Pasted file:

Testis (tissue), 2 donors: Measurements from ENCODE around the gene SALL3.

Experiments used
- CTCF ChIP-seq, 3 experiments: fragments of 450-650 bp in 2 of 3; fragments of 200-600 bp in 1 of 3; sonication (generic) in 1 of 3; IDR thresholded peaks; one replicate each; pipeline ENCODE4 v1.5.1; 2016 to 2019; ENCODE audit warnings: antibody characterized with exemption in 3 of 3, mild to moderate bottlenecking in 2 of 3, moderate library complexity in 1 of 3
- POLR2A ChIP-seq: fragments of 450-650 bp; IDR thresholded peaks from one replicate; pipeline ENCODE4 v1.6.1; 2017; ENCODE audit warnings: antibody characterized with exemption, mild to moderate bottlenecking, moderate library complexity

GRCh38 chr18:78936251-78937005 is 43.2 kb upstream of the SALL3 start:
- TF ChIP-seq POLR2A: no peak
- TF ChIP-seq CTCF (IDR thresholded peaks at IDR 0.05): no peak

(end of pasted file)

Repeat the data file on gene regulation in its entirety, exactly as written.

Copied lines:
Testis (tissue), 2 donors: Measurements from ENCODE around the gene SALL3.

Experiments used
- CTCF ChIP-seq, 3 experiments: fragments of 450-650 bp in 2 of 3; fragments of 200-600 bp in 1 of 3; sonication (generic) in 1 of 3; IDR thresholded peaks; one replicate each; pipeline ENCODE4 v1.5.1; 2016 to 2019; ENCODE audit warnings: antibody characterized with exemption in 3 of 3, mild to moderate bottlenecking in 2 of 3, moderate library complexity in 1 of 3
- POLR2A ChIP-seq: fragments of 450-650 bp; IDR thresholded peaks from one replicate; pipeline ENCODE4 v1.6.1; 2017; ENCODE audit warnings: antibody characterized with exemption, mild to moderate bottlenecking, moderate library complexity

GRCh38 chr18:78936251-78937005 is 43.2 kb upstream of the SALL3 start:
- TF ChIP-seq POLR2A: no peak
- TF ChIP-seq CTCF (IDR thresholded peaks at IDR 0.05): no peak